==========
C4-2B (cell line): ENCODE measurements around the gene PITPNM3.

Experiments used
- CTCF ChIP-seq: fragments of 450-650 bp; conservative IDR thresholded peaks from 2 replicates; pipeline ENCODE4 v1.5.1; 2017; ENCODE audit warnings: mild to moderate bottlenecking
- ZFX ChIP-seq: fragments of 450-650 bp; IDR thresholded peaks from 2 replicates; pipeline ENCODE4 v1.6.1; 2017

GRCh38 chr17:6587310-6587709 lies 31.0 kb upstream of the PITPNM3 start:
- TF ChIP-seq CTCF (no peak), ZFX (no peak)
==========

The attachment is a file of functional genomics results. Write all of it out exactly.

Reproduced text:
C4-2B (cell line): ENCODE measurements around the gene PITPNM3.

Experiments used
- CTCF ChIP-seq: fragments of 450-650 bp; conservative IDR thresholded peaks from 2 replicates; pipeline ENCODE4 v1.5.1; 2017; ENCODE audit warnings: mild to moderate bottlenecking
- ZFX ChIP-seq: fragments of 450-650 bp; IDR thresholded peaks from 2 replicates; pipeline ENCODE4 v1.6.1; 2017

GRCh38 chr17:6587310-6587709 lies 31.0 kb upstream of the PITPNM3 start:
- TF ChIP-seq CTCF (no peak), ZFX (no peak)